Editor's Note: This is the second story in our "Golf Interrupted" series exploring the unique challenges of the modern golfer. In our first story, Tadd Fujikawa opened up about his decision to come out as the first openly gay professional male golfer. If you have a story that you think is right for "Golf Interrupted," send us a note and your contact info to email@example.com.
We are not the typical golf family for our part of Florida. My husband’s car wash has been in and out of bankruptcy. I work for a family construction business that still hasn’t fully recovered from the recession. Which is to say that we’re not parents who write checks without asking questions.
Neither of us are golfers, so when our daughter, Hannah, started playing, we didn’t know what to expect. And it wasn’t like it was that daunting to start. Some lessons split with another girl, some borrowed clubs. When Hannah showed early promise and wanted to try her first tournaments, they were at least close to home. If that were the extent of it, we could have managed.
But golf gets more complicated as your kid progresses. And if they really want to get better, it can get expensive in a hurry. We saw it in those early junior tournaments, the next level up when the kids not only had their own clubs, but sometimes their own mental coach or short game teacher. Full entourages sometimes! You occasionally would see kids show up toting their own TrackMan worth upward of $25,000. I remember one time standing next to a mother who lamented a small fix that her daughter needed to make to her swing. “I could tell her what’s wrong, but she won’t listen to me,” the mother said. “I’ll have to pay her coach a couple of hundred bucks to tell her.”
Hannah knows better. We invested in some clubs and started taking her to different tournaments, but it became apparent we couldn’t afford for her to compete without an ACE Grant from the American Junior Golf Association that covers much of her travel expenses. But even then, the grant only covers the player and not the parent accompanying her. And we’re still left with choices to make. There are tournaments still out of our range that we’re forced to skip. When it’s time to practice, it’s usually just a couple of buckets at the local range. Other kids are custom-fit for clubs every year or so. That’s not in our budget. All in, we probably spent a couple of grand on Hannah’s golf last year, but some of her contemporaries—for travel, fittings, full-time golf academies—are spending north of six figures.
For a time, our daughter progressed rapidly regardless. Consistent scores in the high 60s and low 70s, honors from the local newspaper. We had more trophies than we had space for.
And then, I don’t know, she hit a rut. Maybe she started looking around and seeing the investments other parents were making in their kids’ games. Or maybe it’s when other players her age started receiving interest from colleges. It’s a remarkably stressful time. Some parents even hire a consultant to help them navigate the recruiting process and who talk to coaches on their behalf. Whatever the reason, Hannah’s game went the other way. Sixties and 70s became 80s and 90s. It was as if her dream dwindled, replaced by despair. These were the times when I wish we could have invested in more help, but like I said, we had to make choices.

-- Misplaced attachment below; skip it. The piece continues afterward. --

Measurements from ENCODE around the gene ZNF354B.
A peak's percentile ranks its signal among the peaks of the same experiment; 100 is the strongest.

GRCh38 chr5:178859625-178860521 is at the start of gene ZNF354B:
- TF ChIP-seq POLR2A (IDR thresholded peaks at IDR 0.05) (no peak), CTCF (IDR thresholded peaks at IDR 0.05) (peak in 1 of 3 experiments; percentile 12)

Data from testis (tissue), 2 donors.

To say this period was easy would gloss over a lot of heartache. But overall, I’m proud of how Hannah has handled her reality. My husband grew up in Jamaica with very little, and hearing his stories has provided Hannah with enough perspective to help her realize her challenges are small by comparison. Of course she’s still a teenager prone to moments of self pity. She’s missed sleepovers and birthday parties because of golf, and when she’s played poorly she’ll occasionally remark how her “whole life has been a waste.” At the lowest points of her slump, I found myself begging her to quit golf because of the toll it was taking on her psyche.
But for whatever reason, Hannah wouldn’t, mostly because she didn’t want to disappoint herself. If there’s a reason my daughter has navigated her way out of her slump it’s because she had to reach down to somewhere that can’t really be measured. She hasn’t climbed the rankings like some of her peers, but she has persisted and continued to practice, eventually recognizing the type of adversity she’s faced can be an asset.
Now she’s back at the level she once was and recently made a verbal commitment to a great Division I school. The other night she came into my room to read me a text she was sending to a friend who was struggling with her golf game. Hannah’s reply was full of encouragement. She told me it wouldn’t be possible if she hadn’t been through the same type of struggle.
I suppose that’s one great advantage people like us can provide our kids. What we deprive them in terms of private lessons, custom-shafts and mental gurus, we make up for by providing them a foundation in how to work and to never taking anything for granted. They might find themselves lagging behind the competition because of the lack of resources, but for that reason, I like to think they end up being the most resourceful kids of all.
Illustration by Guy Billout